Connected TV Advertising Summit - VIRTUAL EVENT - leaderboard 7-7-20
  • Perspective What's this? The (near) Future of Video Advertising After Flash is Killed

    Flash became popular in the early 2000s for good reason - it added interactivity and polished design to the Web.  Over the last few years, Flash has been operational and has been very important when using websites like YouTube and Hulu, among other sites.

    However, with the emergence of HTML5, especially since the beginning of 2016, the Flash ad has seemingly become useless and has lost trend over the past few years. There are predictions that showing Google will finally close this ad type by the end of this year, 2016. I also predict that the majority of advertisers will need to shift their video ad supply to be delivered in HTML5 format, while currently, about 30% of the ads worldwide are in the HTML5 player (according to Selectmedia’a server stats from Aug/2016).

    In my opinion, one of the added values for not running Flash ads will be the reduced risk of hacking. While ads being shown via an HTML5 player are considered secure, reports show that there are security breaches in Flash that hackers can take advantage of. Another benefit is that HTML5 will go a long way to enable the online media agencies as well as publishing partners to have their creatives be captivating on each screen, as well as raising their brand video quality while lowering their creative costs.

    Another added value will be the ability to use HTML5 on all types of computers and mobile devices (eg. Android devices, iPads, tablets and other smart phones). This is based on its ability to render multimedia content without having to install any kind of plugins, player installers or apps, as opposed to using players running with Adobe Flash.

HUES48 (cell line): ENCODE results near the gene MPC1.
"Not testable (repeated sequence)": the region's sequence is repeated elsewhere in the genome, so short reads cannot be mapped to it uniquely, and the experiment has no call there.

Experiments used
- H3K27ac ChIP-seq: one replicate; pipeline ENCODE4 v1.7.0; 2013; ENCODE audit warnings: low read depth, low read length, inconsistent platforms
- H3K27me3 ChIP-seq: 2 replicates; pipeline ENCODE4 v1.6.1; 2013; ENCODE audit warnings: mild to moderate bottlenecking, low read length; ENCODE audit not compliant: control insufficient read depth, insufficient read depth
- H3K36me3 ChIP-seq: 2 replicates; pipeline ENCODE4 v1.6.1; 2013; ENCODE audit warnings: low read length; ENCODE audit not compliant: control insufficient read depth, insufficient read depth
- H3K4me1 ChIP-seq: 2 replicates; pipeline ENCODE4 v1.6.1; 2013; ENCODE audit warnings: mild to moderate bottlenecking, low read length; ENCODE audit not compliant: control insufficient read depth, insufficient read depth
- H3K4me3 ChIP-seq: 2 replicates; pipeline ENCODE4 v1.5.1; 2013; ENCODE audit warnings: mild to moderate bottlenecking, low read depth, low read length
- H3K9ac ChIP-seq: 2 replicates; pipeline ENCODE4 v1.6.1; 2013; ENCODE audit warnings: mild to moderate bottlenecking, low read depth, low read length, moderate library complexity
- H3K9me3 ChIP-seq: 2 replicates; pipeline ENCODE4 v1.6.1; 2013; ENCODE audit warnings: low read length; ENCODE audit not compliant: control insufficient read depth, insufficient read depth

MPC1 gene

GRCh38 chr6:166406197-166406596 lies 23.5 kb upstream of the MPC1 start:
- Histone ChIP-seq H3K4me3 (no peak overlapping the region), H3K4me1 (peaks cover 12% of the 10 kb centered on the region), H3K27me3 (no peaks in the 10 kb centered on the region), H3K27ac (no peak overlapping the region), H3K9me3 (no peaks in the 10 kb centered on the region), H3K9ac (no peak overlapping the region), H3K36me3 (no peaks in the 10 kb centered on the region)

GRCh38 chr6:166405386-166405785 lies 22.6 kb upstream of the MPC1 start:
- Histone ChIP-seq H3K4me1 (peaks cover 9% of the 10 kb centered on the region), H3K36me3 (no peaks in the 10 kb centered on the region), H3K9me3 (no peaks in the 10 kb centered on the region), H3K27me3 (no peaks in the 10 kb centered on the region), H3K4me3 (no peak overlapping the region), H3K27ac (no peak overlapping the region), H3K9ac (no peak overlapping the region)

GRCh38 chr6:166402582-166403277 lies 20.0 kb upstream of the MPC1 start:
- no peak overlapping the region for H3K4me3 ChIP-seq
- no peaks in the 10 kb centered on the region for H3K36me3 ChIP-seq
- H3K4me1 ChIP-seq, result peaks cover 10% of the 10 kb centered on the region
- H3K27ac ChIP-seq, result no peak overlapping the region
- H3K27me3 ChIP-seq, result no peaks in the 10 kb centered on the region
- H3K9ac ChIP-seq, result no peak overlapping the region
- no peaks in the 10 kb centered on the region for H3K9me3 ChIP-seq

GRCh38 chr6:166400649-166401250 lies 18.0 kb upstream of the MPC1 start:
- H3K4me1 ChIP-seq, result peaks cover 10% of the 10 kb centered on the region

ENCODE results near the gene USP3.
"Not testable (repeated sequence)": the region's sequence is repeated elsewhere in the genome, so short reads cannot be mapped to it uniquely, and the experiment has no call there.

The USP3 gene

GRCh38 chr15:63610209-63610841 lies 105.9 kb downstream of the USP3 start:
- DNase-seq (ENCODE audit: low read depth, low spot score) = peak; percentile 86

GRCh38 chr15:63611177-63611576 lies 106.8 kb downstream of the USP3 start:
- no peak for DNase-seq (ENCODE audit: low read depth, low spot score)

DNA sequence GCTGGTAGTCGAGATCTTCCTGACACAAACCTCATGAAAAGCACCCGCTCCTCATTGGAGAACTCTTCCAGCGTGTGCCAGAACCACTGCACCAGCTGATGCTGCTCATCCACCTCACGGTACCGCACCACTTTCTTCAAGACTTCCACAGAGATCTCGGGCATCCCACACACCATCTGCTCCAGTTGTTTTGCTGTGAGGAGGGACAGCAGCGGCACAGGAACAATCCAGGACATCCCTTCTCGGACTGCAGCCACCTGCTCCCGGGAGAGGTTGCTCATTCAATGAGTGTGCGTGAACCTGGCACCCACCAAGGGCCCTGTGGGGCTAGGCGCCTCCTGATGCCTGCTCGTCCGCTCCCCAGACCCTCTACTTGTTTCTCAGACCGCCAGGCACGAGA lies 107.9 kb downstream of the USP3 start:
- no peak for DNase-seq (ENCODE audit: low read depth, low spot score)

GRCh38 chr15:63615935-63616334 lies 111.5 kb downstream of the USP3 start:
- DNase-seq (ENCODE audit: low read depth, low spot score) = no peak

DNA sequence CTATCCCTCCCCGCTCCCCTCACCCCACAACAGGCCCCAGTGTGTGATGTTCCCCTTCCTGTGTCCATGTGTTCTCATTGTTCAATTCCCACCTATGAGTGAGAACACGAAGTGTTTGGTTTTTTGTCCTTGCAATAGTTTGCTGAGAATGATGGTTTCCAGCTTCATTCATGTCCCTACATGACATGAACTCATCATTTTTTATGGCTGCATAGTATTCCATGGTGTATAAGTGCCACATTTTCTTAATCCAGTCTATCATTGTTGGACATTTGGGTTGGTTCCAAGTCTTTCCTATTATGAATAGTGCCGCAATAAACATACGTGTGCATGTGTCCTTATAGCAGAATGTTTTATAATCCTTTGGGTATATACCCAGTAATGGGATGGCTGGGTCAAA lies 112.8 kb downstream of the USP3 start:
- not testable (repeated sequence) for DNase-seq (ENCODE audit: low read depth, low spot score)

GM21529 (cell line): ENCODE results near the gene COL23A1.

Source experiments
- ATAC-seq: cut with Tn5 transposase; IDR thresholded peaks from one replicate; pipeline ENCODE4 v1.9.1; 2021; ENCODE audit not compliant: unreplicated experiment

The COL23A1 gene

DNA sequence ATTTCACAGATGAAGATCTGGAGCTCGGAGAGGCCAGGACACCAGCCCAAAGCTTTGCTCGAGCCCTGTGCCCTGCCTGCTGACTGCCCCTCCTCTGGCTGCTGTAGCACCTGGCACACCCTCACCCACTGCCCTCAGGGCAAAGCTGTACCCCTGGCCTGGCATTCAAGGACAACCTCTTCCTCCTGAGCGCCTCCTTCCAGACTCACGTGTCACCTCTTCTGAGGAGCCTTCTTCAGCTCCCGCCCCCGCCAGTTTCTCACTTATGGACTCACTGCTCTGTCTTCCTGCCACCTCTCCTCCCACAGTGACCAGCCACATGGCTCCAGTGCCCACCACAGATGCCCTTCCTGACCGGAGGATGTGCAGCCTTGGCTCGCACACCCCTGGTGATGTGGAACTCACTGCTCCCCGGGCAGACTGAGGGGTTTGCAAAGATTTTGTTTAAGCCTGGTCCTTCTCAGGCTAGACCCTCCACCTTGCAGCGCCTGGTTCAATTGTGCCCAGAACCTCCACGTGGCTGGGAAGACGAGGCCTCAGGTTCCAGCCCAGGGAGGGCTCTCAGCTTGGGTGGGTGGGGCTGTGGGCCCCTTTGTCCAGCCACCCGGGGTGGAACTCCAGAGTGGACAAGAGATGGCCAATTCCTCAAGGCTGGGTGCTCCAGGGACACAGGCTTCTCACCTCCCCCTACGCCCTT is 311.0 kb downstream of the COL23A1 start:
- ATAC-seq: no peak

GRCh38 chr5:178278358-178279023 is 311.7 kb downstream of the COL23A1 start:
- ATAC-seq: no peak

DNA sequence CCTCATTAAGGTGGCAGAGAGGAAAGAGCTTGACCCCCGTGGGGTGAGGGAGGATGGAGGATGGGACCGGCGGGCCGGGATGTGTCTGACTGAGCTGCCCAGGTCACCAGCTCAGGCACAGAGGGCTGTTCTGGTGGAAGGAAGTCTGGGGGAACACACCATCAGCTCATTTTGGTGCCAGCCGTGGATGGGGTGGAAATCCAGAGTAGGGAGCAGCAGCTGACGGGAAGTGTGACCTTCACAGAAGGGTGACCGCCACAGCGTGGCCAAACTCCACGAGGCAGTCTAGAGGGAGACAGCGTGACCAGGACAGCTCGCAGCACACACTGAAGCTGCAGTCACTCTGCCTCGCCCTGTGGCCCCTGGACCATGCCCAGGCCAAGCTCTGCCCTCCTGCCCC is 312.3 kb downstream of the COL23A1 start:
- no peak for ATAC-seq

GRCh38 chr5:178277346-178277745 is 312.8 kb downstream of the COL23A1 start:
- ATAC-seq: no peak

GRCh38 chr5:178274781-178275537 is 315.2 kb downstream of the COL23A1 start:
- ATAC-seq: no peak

The HTML5 ad is known to work excellently, especially on platforms running Mac OS X and Linux. Of course, it’s important to mention that publishers running only HTML5 video ad formats will be providing their user with a better and smoother surfing experience, with no CPU warming or browsers crashing, and an overall better user experience. I really think it’s going to be a game changer.

    Lastly, but most importantly, I believe that closing the Flash ad will be essential in solving some of the current latency and connectivity problems in the video advertising industry. Having been in the online video industry for more than a decade, I find the latency issues caused by Flash ads to be one of the major problems in the industry.

    In conclusion, closing Flash has maximum benefits to web users, publishers, websites and the online advertising business. Closing the Flash ad will therefore ensure that the risks of being hacked are reduced, latency and connectivity problems become minor, and user experience is improved. We are all waiting for Flash to be gone and are happy to be part of the ecosystem that replaces it with HTML5.

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